“CB Lingo”—once only the language of truckers and rednecks—became common jargon for all of American society. Whether by radio or by phone, it was common to greet a friend with, “Hey, Good Buddy, Ya Got Your Ears On?” Little did I realize then that it was Jesus who coined that phrase—only His was a slightly different version.

Talking on CB Radio
photo credit: Andrew 鐘 via photopin cc

Matthew 13:3-9 records what is often called “the parable of the sower.”

And He spoke many things to them in parables, saying, “Behold, the sower went out to sow; and as he sowed, some seeds fell beside the road, and the birds came and ate them up. Others fell on the rocky places, where they did not have much soil; and immediately they sprang up, because they had no depth of soil. But when the sun had risen, they were scorched; and because they had no root, they withered away. Others fell among the thorns, and the thorns came up and choked them out. And others fell on the good soil and yielded a crop, some a hundredfold, some sixty, and some thirty. He who has ears, let him hear.” (NASB)

Did you notice how Jesus ended His little story? “He who has ears, let him hear.” It’s similar to, “Hey, Ya Got Your Ears On?” but with a slightly different twist. Jesus commonly used this phrase when in the process of making a difficult statement. In a sense, the Son of God was saying, “Listen up folks, you may not like what I’m saying, but you really need to hear this.”

photo credit: Natanis Davidsen via CreationSwap
photo credit: Natanis Davidsen via CreationSwap

After Jesus presented the parable of the sower, the crowds went on their way marveling about the eloquent stories that He told. Christ’s disciples, however, pulled Him aside and began to ask questions in an effort to get to the heart of the matter. The Messiah’s followers didn’t just hear what Jesus said; they actually listened.

You know, one thing about Jesus is that He is just so darn easy to ignore—at least in the short-term. A few people in Western culture totally reject what Jesus had to say, and I’ll say that, at the very least, I applaud them for their honesty. Most of us simply pick and choose, approaching the teachings of Christ like we would a restaurant buffet. We keep what tastes pleasant to the palate, while conveniently ignoring anything we deem to be distasteful.

Buffet
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The problem with this approach is that the words of Jesus Christ can never be simply a matter of preference—they are the very words of life. Whether we choose to reject His teachings, or simply ignore them, I can guarantee that we will find ourselves paying a steep price in the end. The Creator of the Universe is not to be trifled with.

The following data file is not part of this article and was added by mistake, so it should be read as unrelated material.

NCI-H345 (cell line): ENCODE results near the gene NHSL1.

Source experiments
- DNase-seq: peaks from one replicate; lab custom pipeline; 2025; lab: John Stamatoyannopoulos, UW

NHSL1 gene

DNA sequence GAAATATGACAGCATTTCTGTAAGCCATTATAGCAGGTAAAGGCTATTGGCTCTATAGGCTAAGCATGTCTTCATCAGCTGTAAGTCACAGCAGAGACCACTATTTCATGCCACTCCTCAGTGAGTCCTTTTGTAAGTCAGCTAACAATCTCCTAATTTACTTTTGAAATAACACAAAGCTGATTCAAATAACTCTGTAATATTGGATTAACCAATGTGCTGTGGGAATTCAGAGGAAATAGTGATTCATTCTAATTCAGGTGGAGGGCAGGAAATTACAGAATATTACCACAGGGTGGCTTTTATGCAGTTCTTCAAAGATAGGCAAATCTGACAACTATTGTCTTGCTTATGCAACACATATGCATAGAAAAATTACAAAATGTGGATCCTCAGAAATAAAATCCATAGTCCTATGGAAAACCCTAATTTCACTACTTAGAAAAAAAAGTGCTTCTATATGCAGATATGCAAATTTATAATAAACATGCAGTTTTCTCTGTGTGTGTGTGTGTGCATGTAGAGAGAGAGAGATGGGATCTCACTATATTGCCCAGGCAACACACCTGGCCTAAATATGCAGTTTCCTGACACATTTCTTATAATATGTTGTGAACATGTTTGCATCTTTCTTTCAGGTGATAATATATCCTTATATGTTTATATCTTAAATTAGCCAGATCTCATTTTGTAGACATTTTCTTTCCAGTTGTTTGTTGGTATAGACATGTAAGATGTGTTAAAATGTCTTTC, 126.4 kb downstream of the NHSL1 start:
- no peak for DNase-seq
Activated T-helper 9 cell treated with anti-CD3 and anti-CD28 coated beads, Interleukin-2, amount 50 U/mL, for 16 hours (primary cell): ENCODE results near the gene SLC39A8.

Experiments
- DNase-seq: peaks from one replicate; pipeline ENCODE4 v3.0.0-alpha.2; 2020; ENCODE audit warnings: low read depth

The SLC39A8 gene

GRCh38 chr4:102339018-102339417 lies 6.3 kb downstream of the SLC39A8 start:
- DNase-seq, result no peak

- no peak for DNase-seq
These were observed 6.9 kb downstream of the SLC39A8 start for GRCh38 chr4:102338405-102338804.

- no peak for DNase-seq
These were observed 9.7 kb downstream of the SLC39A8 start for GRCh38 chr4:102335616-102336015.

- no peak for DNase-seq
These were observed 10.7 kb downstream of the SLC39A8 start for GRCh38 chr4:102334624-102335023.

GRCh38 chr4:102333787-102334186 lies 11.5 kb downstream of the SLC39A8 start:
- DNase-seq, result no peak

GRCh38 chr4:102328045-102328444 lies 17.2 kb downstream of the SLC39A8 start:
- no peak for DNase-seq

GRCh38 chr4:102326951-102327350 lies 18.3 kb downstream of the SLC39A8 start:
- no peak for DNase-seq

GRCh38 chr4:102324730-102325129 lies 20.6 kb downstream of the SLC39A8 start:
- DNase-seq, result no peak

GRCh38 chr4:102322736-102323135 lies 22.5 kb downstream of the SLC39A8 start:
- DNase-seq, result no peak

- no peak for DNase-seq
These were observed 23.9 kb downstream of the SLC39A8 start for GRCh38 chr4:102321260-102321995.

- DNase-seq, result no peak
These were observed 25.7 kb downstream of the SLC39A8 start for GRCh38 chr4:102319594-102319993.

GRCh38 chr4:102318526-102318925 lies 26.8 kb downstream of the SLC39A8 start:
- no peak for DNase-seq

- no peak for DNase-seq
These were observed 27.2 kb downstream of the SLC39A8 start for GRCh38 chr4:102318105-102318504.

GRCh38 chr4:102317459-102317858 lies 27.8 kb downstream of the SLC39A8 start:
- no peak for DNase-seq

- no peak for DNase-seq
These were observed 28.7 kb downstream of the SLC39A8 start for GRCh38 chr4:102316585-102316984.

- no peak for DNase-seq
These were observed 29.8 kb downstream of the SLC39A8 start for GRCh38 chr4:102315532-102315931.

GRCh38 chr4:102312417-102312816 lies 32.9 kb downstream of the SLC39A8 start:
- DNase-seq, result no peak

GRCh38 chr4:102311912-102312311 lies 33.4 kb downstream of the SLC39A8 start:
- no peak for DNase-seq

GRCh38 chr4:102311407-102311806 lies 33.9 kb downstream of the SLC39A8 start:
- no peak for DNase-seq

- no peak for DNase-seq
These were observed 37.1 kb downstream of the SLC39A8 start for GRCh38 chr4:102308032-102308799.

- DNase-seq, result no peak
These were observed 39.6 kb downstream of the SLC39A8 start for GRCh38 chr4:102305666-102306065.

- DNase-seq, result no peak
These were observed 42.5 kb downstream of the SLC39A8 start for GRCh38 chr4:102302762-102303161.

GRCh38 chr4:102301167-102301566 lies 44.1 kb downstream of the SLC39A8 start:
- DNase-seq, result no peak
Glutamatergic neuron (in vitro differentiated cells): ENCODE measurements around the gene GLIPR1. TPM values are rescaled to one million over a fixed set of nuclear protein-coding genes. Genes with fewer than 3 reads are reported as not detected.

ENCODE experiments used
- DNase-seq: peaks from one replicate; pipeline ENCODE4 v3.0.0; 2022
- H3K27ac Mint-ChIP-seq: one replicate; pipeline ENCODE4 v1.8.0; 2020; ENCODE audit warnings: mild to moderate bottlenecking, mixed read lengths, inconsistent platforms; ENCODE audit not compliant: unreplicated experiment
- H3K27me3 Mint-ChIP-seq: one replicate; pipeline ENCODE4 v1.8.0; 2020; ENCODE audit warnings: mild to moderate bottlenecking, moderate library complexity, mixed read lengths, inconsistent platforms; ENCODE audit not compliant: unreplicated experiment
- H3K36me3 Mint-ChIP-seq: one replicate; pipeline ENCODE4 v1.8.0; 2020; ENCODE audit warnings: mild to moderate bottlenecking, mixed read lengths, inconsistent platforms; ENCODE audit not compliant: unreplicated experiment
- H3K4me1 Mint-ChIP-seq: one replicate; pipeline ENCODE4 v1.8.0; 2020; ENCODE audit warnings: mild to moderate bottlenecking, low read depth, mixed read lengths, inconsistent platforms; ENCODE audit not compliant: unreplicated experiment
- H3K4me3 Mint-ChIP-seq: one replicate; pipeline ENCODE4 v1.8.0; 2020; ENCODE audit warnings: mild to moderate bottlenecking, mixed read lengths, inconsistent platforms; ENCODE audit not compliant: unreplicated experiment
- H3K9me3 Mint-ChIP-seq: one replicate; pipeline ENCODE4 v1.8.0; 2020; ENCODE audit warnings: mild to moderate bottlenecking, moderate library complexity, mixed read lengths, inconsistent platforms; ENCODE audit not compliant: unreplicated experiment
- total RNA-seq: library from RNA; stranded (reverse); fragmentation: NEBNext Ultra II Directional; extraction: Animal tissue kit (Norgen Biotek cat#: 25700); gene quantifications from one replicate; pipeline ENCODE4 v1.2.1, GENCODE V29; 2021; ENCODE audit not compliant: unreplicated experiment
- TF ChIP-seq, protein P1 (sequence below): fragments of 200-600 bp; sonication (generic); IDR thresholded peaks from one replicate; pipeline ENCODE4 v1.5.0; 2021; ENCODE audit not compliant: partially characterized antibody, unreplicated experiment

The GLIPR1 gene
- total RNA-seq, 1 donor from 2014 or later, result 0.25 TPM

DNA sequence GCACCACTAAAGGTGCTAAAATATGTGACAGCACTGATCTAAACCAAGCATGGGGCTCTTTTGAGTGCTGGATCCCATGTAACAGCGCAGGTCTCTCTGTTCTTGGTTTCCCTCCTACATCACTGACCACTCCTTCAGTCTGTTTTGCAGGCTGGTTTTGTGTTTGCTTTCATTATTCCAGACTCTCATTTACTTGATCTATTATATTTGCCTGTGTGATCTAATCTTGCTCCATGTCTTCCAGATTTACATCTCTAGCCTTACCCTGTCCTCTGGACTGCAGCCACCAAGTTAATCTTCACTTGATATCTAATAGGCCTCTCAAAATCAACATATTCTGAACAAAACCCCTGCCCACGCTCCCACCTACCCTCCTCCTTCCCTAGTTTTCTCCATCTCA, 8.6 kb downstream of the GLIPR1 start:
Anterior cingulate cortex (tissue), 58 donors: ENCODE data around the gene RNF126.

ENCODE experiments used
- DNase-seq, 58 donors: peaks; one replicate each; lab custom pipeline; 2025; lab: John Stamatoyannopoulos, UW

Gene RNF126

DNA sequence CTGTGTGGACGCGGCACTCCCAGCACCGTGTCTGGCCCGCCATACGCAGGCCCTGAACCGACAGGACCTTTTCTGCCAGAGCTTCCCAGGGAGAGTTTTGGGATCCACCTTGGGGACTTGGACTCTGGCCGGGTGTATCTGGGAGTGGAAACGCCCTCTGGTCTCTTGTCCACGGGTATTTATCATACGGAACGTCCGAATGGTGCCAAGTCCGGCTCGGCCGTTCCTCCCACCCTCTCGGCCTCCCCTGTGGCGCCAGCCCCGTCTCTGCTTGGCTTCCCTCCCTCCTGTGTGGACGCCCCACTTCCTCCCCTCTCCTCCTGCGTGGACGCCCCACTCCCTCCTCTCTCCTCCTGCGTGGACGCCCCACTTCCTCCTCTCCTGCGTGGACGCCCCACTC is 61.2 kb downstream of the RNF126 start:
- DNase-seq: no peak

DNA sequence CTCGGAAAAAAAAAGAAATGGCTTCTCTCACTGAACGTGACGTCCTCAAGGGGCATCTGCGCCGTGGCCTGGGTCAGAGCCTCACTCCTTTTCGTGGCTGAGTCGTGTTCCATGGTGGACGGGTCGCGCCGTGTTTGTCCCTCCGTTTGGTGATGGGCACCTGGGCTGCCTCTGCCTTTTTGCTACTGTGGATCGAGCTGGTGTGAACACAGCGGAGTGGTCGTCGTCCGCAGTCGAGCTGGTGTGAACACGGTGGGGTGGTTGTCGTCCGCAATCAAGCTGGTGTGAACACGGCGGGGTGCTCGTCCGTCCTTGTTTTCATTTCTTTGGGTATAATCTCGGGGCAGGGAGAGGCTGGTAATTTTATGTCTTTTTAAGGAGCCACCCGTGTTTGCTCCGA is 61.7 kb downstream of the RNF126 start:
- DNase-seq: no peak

Personally, I really do prefer the pleasant parts of Christianity. I like, for instance, going on retreats—taking time to linger in the presence of God and sitting around the campfire singing Kumbaya with my brothers and sisters in Christ. But along the way, I have also learned the life-giving value of less palatable things like hard truth, correction, and discipline. The fact that I don’t like something doesn’t mean that I don’t need it!

How about you? Ya Got Your Ears On?

We Have It Backwards!

original photo credit: RBerteig via photopin cc
original photo credit: RBerteig via photopin cc

I am in the process of writing and publishing a book, Champions in the Wilderness, which is an adventure in and of itself. Communicating through the written word can be challenging–especially when attempting to convey a particular emphasis. If I write, for example, “Bill had a wallet full of cash,” the reader might be left wondering what point I was trying to get across. Would I be referring to Bill sitting on the curb sulking because of money he no longer has, or to a huge smile on Bill’s face because his wallet is bulging to the seams with an overabundance of greenbacks? Or perhaps, Bill is full of anxiety as he walks through an unsafe part of the city with a wallet full of money.

photo credit: David Salafia via photopin cc
photo credit: David Salafia via photopin cc

In such a case, one lone sentence can never suffice to provide a proper understanding of the circumstances. A writer’s intent must be established through the surrounding context. Taking this approach to understanding the Bible is all the more important—life and death issues are involved! Gross misunderstandings of the Christian faith abound in our world because of a failure to properly deal with issues of emphasis and context.

In visiting the topic of God’s grace over the past few blogs, I have come to the conclusion that the Western church has a reversed understanding of grace.

Read through the New Testament and you will find more than one application of grace. Grace as God’s unmerited favor is certainly emphasized by the Apostle Paul, but not nearly to the same extent as by the Western church. It’s not that this dimension of grace is unimportant to Paul, but through the entire context of his writings we find much more emphasis on the transformational nature of grace—something that I have highlighted through my recent posts.